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FDR on the 150th Anniversary of Congress
Posted By Gerard Magliocca On December 11, 2012 @ 5:10 pm In Constitutional Law | 3 Comments
In the meantime, I thought I would post an excerpt from a speech that FDR gave to Congress in 1939 to mark its 150th anniversary. Here the President gives a detailed account of the Bill of Rights. Kind of neat–I had not seen this until recently.
“[T]here came about [in 1788] that tacit understanding that to the Constitution would be added a Bill of Rights. Well and truly did the first Congress of the United States fulfill that first unwritten pledge; and the personal guarantees thus given to our individual citizens have established, we trust for all time, what has become as ingrained in our American natures as the free elective choice of our representatives itself.
In that Bill of Rights lies another vast chasm between our representative democracy and those reversions to personal rule which have characterized these recent years.
Jury trial: do the people of our own land ever stop to compare that blessed right of ours with some processes of trial and punishment which of late have reincarnated the so-called ‘justice’ of the dark ages?
The taking of private property without due compensation: would we willingly abandon our security against that in the face of the events of recent years?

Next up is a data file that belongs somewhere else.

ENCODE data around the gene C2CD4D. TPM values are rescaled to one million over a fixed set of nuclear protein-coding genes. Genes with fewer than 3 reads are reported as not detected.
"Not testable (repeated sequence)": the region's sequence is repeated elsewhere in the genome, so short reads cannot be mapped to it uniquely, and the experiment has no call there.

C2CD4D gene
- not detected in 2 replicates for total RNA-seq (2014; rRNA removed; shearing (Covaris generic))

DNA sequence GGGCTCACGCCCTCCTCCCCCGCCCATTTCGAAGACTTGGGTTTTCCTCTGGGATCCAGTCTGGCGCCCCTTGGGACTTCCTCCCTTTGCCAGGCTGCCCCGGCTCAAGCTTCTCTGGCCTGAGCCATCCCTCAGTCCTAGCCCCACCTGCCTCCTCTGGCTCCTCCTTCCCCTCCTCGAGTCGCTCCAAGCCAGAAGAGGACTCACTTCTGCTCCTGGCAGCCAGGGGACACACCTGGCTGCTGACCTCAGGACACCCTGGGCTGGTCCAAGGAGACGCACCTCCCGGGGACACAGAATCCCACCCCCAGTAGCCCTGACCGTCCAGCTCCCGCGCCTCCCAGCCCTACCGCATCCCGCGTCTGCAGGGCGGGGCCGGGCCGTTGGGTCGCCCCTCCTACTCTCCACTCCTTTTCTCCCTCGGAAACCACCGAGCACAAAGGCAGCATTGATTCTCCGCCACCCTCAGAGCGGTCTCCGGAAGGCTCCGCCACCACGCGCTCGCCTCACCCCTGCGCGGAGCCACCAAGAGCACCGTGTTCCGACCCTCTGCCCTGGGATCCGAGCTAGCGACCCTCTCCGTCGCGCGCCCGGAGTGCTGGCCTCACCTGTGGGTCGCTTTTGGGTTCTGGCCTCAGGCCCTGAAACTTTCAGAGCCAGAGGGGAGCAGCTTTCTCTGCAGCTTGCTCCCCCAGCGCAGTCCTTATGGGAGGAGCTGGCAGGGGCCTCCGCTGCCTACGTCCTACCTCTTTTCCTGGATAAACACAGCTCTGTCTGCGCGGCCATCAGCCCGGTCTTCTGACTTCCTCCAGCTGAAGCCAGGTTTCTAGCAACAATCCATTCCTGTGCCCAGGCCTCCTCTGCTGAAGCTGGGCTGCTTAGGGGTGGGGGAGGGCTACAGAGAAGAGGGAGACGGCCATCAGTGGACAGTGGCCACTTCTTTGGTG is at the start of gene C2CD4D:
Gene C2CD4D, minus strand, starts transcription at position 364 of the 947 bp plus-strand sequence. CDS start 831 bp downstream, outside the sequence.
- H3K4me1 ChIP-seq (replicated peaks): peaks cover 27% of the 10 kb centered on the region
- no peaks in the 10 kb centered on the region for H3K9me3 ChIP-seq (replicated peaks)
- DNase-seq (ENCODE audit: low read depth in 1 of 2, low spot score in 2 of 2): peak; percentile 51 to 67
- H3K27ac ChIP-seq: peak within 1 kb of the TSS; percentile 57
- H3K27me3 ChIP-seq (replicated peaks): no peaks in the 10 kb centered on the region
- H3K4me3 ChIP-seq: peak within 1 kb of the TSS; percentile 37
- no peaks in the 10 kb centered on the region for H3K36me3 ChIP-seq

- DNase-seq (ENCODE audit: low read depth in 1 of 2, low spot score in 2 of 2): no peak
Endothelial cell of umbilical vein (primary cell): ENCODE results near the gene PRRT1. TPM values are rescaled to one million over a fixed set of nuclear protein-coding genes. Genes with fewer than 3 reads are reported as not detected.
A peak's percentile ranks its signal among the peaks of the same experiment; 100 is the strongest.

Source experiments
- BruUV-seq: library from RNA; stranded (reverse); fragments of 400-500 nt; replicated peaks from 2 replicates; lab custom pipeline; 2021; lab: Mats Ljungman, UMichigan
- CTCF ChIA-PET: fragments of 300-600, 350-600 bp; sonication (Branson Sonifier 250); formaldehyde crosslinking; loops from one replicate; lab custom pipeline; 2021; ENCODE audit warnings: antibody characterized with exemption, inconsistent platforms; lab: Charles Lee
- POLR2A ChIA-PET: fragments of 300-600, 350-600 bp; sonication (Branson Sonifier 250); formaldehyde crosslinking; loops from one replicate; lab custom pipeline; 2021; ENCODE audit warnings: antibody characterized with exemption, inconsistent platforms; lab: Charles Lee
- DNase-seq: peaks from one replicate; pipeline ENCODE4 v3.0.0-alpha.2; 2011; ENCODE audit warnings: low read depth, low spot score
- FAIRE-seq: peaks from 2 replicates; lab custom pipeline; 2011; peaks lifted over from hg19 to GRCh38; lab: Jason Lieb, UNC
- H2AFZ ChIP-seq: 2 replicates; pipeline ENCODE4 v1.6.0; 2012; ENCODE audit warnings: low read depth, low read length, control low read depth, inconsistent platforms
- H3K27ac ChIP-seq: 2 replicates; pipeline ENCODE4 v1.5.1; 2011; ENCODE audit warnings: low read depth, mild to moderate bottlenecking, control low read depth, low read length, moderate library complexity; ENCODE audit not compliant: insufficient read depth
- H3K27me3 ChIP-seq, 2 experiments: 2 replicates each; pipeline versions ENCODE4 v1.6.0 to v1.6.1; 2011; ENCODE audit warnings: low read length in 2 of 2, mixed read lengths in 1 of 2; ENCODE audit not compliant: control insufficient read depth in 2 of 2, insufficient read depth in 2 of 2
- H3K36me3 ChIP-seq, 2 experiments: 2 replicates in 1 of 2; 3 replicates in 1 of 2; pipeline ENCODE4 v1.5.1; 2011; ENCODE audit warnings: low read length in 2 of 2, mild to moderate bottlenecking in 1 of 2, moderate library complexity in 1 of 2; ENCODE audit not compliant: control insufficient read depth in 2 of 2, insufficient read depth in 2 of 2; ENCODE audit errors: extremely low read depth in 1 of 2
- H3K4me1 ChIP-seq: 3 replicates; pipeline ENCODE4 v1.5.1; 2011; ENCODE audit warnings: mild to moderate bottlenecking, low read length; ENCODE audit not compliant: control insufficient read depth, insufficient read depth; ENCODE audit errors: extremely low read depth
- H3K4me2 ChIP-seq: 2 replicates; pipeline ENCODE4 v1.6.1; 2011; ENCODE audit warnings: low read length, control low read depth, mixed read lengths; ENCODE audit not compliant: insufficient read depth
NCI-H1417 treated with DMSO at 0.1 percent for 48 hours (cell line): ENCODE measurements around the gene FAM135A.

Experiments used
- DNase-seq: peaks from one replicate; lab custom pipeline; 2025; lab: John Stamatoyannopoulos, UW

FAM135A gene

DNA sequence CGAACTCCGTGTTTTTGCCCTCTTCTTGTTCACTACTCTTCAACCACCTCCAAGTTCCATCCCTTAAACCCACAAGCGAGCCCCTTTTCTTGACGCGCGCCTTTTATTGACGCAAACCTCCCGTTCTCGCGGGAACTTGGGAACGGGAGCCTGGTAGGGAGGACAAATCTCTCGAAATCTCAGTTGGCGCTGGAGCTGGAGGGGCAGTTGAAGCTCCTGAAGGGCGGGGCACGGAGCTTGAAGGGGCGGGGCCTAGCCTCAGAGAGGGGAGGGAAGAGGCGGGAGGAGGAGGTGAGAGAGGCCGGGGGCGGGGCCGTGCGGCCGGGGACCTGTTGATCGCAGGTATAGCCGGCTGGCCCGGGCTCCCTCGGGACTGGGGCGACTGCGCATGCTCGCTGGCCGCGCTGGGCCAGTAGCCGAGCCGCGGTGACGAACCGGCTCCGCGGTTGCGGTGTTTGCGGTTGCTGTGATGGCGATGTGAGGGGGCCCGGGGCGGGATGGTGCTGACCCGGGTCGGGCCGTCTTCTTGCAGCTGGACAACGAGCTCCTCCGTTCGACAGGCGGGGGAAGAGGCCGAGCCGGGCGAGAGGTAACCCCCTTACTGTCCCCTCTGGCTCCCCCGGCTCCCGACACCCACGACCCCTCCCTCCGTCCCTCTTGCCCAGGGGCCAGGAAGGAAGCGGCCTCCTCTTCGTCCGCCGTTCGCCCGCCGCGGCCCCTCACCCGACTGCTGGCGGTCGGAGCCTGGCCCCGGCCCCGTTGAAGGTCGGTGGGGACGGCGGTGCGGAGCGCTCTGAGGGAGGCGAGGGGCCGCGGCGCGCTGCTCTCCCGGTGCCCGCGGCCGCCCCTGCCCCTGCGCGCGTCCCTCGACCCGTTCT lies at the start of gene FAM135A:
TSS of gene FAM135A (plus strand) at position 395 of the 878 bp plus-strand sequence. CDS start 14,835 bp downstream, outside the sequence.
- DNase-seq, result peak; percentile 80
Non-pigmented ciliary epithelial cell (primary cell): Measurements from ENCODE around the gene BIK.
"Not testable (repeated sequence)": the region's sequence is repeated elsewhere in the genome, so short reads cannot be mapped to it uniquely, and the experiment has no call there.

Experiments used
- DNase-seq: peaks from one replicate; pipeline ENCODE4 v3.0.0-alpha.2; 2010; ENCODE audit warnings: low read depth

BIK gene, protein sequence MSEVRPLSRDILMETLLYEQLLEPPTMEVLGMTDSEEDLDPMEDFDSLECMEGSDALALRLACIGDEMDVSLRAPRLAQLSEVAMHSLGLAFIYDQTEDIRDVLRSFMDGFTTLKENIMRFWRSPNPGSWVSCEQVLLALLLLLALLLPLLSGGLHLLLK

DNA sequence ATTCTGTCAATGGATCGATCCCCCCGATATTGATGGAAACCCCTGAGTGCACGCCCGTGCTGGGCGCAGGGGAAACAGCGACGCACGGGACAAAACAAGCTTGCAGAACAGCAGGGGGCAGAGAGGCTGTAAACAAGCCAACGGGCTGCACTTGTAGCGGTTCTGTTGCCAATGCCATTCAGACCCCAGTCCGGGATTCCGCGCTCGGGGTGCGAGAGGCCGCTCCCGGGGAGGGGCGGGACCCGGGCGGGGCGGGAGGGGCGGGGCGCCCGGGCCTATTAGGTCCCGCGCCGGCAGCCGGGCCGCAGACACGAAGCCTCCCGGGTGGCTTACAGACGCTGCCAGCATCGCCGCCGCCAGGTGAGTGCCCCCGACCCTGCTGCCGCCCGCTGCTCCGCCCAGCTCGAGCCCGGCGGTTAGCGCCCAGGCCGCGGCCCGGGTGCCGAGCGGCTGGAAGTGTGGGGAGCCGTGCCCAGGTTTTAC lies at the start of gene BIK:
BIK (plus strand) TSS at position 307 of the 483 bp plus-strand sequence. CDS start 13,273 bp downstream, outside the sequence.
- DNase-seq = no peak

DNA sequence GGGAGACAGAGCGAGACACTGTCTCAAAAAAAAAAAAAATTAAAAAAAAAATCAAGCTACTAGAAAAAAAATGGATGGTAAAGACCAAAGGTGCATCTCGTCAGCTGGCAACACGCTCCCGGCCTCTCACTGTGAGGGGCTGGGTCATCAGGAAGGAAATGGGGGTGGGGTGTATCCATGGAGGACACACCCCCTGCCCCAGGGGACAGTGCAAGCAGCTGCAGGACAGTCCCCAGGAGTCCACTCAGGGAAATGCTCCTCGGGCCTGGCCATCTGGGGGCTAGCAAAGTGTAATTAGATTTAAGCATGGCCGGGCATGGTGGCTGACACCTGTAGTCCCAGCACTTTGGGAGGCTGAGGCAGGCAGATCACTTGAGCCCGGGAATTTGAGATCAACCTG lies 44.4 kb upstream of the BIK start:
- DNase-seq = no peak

The right to be safe against unwarrantable searches and seizures: read your newspapers and rejoice that our firesides and our households are still safe.
Freedom to assemble and petition the Congress for a redress of grievances: the mail and the telegraph bring daily proof to every Senator and every Representative that that right is at the height of an unrestrained popularity.
Freedom of speech: yes, that, too, is unchecked for never in our history has there been so much of it on every side of every subject. It is indeed a freedom, which, because of the mildness of our laws of libel and slander, goes unchecked except by the good sense of the American people. Any person is constitutionally entitled to criticize and call to account the highest and the lowest in the land–save in only one exception. For be it noted that the Constitution of the United States itself protects Senators and Representatives and provides that ‘for any speech or debate in either House they shall not be questioned in any other place.’ And that immunity is most carefully not extended to either the Chief Justice of the United States or the President.
Freedom of the press: I take it that no sensible man or woman believes that it has been curtailed or threatened or that it should be. The influence of the printed word will always depend on its veracity; and the nation can safely rely on the wise discrimination of a reading public which with the increase in the general education is well able to sort truth from fiction. Representative democracy will never tolerate suppression of true news at the behest of government.
Freedom of religion: that essential of the rights of mankind everywhere goes back also to the origins of representative government. Where democracy is snuffed out, where it is curtailed, there, too, the right to worship God in one’s way is circumscribed or abrogated. Shall we by our passiveness, by our silence, by assuming the attitude of the Levite who pulled his skirts together and passed by on the other side, lend encouragement to those who today persecute religion or deny it?
The answer to that is ‘no’ today, just as in the days of the first Congress of the United States it was ‘no.’
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